Seiji Ozawa, a maestro born in China, carved his illustrious path through the world’s top orchestras, leaving an indelible mark on the classical music landscape. Despite his lofty achievements, Ozawa shunned the traditional trappings of his profession, opting for baseball-themed ties and an informal address by his first name rather than the customary “maestro.”
With his bushy hair and infectious smile, Ozawa captivated audiences worldwide, particularly during his nearly three-decade tenure as the music director of the prestigious Boston Symphony Orchestra. His influence was so profound that in 2020, Boston declared his birthday, September 1, as “Seiji Ozawa Day,” a gesture that deeply touched the maestro, who affectionately referred to Boston as his second home. “That was a really important time in my life,” he reminisced, “No matter where I go, Boston is a part of my heart.”
Even amidst his global acclaim, Ozawa remained grounded, often spotted on Tokyo subway platforms donning the jacket and cap of his beloved Boston Red Sox baseball team, engaging admirers in casual conversations. Despite his humility, Ozawa acknowledged the effort he poured into his craft, admitting, “I’m the complete opposite of a genius, I have always had to make an effort.”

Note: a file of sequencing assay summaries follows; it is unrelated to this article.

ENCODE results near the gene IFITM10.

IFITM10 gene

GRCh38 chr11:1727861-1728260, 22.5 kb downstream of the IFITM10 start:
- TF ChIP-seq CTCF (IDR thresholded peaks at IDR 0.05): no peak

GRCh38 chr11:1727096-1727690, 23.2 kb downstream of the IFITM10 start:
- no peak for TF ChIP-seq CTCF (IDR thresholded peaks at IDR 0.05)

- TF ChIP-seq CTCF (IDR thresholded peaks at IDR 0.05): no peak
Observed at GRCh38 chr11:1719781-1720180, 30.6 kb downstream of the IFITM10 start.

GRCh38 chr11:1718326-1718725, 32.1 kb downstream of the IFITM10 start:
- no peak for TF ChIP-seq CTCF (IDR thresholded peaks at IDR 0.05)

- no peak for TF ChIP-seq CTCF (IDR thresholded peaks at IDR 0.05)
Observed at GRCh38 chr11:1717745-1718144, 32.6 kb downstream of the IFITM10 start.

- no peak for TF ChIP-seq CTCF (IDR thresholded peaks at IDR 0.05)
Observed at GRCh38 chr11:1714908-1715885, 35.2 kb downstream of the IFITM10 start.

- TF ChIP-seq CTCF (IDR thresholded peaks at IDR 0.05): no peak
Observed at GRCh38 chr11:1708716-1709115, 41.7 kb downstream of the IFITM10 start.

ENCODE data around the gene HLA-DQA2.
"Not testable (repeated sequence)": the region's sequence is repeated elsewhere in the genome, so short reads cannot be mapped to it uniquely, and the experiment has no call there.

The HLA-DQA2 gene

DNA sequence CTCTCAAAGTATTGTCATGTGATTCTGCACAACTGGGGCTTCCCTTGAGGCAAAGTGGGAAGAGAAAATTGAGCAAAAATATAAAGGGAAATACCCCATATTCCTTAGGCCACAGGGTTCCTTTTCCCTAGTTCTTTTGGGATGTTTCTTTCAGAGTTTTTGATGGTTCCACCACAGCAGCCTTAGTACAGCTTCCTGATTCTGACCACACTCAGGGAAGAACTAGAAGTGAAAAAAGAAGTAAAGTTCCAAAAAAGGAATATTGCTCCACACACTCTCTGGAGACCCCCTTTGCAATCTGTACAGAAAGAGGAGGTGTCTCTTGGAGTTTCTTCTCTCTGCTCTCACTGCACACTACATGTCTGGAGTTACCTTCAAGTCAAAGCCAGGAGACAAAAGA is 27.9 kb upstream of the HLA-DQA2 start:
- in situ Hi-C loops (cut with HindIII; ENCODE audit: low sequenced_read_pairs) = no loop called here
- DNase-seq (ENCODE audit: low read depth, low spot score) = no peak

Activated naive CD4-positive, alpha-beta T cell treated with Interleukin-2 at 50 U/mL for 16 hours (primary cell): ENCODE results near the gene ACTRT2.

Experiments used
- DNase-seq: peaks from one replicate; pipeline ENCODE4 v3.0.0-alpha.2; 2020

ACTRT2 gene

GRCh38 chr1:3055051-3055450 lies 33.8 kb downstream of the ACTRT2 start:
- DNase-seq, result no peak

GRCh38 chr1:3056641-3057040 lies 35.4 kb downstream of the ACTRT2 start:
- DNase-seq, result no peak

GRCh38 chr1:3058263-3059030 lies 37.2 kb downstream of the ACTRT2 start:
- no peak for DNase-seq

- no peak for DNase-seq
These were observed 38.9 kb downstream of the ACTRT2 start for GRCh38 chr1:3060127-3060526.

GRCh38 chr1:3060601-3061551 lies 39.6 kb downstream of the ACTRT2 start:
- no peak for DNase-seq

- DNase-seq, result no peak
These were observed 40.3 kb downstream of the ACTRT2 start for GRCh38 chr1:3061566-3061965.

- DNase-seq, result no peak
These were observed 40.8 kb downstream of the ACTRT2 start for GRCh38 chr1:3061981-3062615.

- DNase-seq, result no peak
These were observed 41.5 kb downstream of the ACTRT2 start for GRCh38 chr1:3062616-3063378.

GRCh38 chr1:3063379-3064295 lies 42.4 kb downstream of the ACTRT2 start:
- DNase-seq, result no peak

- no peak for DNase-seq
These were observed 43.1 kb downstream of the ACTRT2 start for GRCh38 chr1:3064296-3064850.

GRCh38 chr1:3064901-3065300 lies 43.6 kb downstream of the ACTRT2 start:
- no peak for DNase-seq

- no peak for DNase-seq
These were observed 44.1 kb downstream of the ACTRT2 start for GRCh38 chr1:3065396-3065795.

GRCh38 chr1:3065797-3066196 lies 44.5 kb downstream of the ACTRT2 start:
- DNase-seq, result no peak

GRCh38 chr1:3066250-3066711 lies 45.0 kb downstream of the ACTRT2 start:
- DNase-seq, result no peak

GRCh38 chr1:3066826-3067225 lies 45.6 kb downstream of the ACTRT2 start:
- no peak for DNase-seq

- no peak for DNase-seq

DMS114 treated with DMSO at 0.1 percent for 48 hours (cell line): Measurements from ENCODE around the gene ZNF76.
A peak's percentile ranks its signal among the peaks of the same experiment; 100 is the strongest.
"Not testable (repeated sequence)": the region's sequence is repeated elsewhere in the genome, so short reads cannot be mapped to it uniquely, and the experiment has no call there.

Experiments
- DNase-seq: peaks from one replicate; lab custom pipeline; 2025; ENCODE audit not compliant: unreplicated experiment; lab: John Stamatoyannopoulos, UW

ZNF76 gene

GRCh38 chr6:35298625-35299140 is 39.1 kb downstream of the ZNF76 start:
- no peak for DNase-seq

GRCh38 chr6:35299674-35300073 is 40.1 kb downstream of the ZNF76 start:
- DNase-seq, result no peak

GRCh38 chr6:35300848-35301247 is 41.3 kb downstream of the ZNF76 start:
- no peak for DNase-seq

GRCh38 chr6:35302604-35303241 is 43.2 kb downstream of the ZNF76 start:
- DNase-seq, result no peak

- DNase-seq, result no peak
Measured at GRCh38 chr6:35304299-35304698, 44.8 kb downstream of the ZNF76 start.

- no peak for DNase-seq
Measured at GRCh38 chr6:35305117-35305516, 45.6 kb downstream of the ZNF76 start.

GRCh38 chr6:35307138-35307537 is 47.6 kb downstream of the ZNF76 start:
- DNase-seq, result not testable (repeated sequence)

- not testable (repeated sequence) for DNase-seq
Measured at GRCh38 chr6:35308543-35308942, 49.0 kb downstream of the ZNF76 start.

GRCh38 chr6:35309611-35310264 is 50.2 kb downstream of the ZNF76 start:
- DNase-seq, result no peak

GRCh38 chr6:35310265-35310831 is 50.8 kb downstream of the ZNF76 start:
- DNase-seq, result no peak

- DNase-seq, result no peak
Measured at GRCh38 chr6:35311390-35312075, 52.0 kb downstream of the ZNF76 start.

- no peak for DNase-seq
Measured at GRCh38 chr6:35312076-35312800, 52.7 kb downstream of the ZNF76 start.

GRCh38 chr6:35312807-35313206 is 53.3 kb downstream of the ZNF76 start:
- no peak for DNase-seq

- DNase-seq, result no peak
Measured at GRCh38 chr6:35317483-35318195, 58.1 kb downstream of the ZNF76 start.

His journey was not without challenges; a stint with the Vienna State Opera was marred by health issues, including a battle with oesophageal cancer in 2010, the same year he bid farewell to the opera house. Yet, Ozawa’s resilience shone through, as he underwent surgery for a back injury and weathered bouts of pneumonia with unwavering enthusiasm.
In a poignant interview with Reuters in December 2013, Ozawa declared his unwavering commitment to music, vowing to continue teaching and conducting orchestras until his last breath. Clad in a Boston Red Sox baseball tie and a black jacket, Ozawa’s dedication epitomized his unique blend of passion and humility, leaving an enduring legacy that transcends musical boundaries. As the curtain falls on his remarkable career, Seiji Ozawa’s baton may rest, but his melody will echo through the corridors of classical music for generations to come.